The University of Minnesota's Humphrey School of Public Affairs must take specific actions to prevent sexual harassment and pay a graduate student who was harassed by her professor $75,000, part of a settlement reached with the Minnesota Department of Human Rights.

The state's civil rights enforcement agency, which announced the settlement Friday, investigated and found that the professor used his position to sexually harass a graduate student in 2018. According to the department's investigation, he made sexual comments around her, told her about his sexual encounters with other women, commented on her looks in front of her peers, told her he wanted to be her boyfriend and asked her to move in with him.

"What should have been a safe and sacred relationship between a professor and a student instead became an unsafe and abusive space," state Human Rights Commissioner Rebecca Lucero said in a statement. "Sexual harassment must stop. Students deserve better."

The investigation didn't name the professor, but an e-mail from the Humphrey School identified him as former tenured professor James Ron. He held power over the student's academics and employment; she was his paid research assistant.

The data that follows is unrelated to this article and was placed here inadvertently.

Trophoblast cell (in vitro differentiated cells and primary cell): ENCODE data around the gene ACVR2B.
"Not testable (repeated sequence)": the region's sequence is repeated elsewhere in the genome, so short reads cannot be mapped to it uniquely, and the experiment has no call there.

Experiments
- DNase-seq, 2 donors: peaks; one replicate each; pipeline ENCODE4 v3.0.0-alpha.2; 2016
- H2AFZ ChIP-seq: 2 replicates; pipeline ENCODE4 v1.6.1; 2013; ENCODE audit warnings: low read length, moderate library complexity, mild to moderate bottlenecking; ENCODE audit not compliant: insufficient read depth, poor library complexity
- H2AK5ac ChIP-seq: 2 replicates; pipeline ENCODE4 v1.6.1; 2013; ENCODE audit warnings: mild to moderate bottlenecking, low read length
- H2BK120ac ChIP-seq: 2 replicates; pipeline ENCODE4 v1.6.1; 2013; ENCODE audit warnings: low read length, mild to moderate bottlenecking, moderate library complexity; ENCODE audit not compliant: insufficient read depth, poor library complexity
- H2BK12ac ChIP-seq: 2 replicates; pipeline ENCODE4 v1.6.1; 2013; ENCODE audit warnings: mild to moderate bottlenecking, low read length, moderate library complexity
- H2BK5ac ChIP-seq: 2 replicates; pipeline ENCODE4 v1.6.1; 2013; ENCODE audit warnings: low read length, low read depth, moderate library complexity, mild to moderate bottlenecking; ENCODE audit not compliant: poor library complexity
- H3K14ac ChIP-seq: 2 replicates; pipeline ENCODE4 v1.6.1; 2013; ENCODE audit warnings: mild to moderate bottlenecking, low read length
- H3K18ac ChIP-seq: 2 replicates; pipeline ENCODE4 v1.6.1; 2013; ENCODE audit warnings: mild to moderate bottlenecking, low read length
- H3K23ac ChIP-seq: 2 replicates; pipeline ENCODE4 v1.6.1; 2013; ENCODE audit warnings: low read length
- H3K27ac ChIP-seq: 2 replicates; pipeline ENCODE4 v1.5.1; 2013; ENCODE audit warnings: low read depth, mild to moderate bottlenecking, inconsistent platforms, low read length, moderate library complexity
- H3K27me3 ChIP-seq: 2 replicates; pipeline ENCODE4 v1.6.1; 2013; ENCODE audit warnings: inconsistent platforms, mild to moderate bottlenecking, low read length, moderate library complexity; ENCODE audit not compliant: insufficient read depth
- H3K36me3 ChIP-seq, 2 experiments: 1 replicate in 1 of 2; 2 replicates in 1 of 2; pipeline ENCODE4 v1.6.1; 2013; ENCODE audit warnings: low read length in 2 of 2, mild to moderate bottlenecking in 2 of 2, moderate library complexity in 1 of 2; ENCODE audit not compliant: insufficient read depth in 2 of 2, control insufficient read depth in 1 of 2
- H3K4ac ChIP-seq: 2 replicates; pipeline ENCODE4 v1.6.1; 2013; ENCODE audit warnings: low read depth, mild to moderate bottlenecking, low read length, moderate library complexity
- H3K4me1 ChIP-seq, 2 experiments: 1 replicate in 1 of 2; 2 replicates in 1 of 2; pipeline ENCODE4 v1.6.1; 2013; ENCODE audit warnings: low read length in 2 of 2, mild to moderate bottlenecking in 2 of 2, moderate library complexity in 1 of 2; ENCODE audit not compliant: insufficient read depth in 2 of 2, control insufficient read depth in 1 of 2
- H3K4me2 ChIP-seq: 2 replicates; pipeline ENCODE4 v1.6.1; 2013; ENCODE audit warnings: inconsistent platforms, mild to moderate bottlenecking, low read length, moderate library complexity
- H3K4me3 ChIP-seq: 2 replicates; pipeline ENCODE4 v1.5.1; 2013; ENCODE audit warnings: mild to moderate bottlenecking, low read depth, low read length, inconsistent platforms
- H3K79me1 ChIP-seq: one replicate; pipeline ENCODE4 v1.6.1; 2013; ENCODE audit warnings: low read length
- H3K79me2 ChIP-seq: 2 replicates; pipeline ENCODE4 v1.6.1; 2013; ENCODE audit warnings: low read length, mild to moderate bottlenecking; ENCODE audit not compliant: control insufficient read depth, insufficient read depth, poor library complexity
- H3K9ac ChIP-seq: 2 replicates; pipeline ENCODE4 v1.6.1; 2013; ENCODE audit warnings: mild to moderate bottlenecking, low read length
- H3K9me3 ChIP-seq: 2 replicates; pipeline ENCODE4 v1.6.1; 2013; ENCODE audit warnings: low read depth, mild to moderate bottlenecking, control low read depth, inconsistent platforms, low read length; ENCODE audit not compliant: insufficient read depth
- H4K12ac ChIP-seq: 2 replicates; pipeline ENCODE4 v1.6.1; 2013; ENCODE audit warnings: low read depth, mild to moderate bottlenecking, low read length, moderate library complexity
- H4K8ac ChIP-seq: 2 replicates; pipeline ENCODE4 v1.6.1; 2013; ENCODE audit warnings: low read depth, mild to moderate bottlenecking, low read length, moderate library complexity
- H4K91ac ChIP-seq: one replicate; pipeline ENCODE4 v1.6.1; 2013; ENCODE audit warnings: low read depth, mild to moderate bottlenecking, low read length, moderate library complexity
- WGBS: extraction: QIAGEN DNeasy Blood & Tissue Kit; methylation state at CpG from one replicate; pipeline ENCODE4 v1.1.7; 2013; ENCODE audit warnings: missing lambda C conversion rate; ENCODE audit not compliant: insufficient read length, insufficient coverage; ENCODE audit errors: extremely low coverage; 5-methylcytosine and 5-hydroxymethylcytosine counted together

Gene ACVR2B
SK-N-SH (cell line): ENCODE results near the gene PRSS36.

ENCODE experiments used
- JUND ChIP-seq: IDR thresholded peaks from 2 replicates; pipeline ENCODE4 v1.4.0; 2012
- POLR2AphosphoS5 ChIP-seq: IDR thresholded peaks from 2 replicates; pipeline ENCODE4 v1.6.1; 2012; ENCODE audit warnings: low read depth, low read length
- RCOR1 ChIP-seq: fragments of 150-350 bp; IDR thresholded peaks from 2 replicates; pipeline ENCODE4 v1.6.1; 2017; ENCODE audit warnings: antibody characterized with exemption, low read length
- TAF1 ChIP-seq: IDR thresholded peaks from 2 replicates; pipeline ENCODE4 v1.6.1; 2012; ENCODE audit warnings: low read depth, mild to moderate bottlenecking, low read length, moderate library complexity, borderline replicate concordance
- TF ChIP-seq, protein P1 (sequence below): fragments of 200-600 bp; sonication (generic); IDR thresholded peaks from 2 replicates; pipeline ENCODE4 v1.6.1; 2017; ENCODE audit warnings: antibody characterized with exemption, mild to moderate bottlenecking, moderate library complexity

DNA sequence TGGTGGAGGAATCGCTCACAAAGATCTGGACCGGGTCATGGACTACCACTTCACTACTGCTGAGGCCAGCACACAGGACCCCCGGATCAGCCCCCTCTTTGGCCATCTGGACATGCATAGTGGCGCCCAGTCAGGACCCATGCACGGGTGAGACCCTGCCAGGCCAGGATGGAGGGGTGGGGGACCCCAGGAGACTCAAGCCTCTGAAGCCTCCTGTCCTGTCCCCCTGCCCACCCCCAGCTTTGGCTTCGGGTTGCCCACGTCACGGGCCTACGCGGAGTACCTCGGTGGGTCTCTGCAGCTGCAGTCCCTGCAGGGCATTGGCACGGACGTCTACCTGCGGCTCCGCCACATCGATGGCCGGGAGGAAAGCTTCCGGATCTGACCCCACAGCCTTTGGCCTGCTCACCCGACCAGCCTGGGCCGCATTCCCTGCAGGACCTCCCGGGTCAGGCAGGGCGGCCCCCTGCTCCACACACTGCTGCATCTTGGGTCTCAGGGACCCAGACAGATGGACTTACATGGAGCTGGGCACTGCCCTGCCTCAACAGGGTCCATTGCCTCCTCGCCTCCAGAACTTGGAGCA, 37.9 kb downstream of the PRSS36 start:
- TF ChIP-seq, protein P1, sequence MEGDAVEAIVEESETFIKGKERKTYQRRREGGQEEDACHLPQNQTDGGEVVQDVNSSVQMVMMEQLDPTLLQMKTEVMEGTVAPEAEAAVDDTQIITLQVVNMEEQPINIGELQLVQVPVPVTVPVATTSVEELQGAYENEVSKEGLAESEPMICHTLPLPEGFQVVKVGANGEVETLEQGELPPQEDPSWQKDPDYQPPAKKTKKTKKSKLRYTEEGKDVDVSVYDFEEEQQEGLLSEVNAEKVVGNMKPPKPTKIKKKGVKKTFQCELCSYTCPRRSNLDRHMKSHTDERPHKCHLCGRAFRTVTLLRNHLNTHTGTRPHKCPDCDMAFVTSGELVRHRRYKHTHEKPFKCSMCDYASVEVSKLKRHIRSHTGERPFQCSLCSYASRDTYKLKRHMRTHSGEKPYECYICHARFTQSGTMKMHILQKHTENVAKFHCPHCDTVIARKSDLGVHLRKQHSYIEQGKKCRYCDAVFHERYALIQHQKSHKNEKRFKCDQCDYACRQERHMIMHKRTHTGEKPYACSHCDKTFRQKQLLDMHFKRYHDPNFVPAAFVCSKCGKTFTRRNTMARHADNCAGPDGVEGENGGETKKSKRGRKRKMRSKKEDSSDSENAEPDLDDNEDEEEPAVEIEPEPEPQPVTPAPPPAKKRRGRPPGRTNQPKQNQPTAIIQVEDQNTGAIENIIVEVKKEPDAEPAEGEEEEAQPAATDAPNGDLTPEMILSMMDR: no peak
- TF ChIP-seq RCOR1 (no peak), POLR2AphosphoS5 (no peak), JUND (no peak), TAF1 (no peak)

The professor served a five-month suspension for sexual misconduct after the U's Office of Equal Opportunity and Affirmative Action found he violated the school's policies prohibiting sexual harassment. His post-suspension return to work in fall 2019 prompted a Humphrey School student group to issue a statement saying students were disturbed by his return and that some had not been told he was back until after classes began.

Ron resigned from the Humphrey School in 2020 and was paid $86,198.40 in severance, $28,107.36 in insurance premiums and $80,685 to cover attorney fees.

In addition to the $75,000 payment ordered by the Department of Human Rights, the Humphrey School must allow the graduate student to complete her degree tuition-free.

The school must also provide mandatory sexual misconduct and bystander intervention training to all faculty members annually. Students must receive the bystander training, too. And the Humphrey School must send quarterly reminders to all its faculty reminding them of their duty to report sexual harassment, inappropriate relationships and other questionable behavior.

Humphrey School leaders will have to report outcomes of the trainings and reminders to the state Department of Human Rights. They also must report any complaints in which students accuse faculty of harassment or discrimination and all steps taken to investigate them.

The Department of Human Rights will monitor the Humphrey School for the next four years to ensure compliance.

In a message to students and employees Friday, Humphrey School Interim Dean Catherine Squires acknowledged the settlement terms and said administrators continue working to ensure the school is a place "where inappropriate behavior is not tolerated."

"I recognize that the announcement generates difficult feelings for all of us and some members of our community may relive some painful experiences as a result," Squires wrote in her message. "Please reach out to the available resources within our School, the University, or the broader community if you need support or assistance."